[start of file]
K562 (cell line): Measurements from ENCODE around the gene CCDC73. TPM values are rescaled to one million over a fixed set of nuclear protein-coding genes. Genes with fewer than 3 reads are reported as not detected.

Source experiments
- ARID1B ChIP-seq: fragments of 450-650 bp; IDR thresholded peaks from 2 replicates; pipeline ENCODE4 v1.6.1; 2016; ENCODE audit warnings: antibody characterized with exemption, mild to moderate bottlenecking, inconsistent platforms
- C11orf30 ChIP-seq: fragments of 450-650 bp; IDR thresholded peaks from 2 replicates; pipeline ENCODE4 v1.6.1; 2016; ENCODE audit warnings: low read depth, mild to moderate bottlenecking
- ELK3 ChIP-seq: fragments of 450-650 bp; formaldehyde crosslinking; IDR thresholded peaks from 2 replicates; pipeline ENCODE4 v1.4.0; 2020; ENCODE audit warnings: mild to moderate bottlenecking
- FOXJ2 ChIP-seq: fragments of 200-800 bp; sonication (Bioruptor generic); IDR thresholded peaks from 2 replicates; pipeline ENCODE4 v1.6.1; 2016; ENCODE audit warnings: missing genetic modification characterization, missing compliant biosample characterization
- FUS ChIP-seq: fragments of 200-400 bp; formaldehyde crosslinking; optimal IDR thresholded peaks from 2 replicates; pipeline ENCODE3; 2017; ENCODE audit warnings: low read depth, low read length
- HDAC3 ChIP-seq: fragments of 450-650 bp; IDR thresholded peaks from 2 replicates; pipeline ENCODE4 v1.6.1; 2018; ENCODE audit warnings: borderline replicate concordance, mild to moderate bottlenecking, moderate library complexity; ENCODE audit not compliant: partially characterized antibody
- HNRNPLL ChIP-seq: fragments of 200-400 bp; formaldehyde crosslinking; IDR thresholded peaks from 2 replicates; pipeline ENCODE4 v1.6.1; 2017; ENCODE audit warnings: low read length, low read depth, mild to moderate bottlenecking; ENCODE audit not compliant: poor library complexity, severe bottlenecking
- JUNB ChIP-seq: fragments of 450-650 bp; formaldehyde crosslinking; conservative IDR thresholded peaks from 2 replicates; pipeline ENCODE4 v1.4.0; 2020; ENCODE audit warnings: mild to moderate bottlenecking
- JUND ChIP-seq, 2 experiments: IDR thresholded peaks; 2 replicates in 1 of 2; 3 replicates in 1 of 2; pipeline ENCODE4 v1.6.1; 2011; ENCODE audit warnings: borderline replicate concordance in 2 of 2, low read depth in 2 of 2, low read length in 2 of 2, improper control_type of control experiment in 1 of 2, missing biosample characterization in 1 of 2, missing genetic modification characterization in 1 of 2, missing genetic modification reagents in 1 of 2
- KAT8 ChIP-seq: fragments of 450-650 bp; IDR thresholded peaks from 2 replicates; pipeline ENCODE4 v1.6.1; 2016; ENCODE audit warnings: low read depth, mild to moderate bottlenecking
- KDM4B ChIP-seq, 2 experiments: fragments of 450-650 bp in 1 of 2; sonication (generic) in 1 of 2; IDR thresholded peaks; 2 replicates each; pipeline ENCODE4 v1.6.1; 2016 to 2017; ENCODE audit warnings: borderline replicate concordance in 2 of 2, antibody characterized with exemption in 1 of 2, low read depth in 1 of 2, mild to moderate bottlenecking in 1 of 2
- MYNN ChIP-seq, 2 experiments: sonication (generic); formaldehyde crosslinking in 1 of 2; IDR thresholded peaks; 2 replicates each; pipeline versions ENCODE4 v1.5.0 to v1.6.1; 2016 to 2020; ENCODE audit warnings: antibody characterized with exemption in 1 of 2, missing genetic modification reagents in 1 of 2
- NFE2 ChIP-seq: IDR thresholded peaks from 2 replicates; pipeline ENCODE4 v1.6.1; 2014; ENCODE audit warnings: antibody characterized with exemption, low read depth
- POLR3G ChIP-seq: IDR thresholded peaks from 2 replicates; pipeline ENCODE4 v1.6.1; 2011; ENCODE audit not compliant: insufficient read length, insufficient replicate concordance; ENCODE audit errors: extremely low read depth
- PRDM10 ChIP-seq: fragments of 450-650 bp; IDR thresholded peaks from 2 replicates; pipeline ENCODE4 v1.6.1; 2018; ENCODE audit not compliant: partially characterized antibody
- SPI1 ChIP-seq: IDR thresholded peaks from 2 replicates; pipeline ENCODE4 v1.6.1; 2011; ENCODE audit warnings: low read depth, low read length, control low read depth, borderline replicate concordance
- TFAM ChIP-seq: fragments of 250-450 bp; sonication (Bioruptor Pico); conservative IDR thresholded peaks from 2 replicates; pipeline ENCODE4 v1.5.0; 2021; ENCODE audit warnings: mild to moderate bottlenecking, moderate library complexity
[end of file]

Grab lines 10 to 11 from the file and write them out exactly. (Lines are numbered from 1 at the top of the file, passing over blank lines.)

- JUNB ChIP-seq: fragments of 450-650 bp; formaldehyde crosslinking; conservative IDR thresholded peaks from 2 replicates; pipeline ENCODE4 v1.4.0; 2020; ENCODE audit warnings: mild to moderate bottlenecking
- JUND ChIP-seq, 2 experiments: IDR thresholded peaks; 2 replicates in 1 of 2; 3 replicates in 1 of 2; pipeline ENCODE4 v1.6.1; 2011; ENCODE audit warnings: borderline replicate concordance in 2 of 2, low read depth in 2 of 2, low read length in 2 of 2, improper control_type of control experiment in 1 of 2, missing biosample characterization in 1 of 2, missing genetic modification characterization in 1 of 2, missing genetic modification reagents in 1 of 2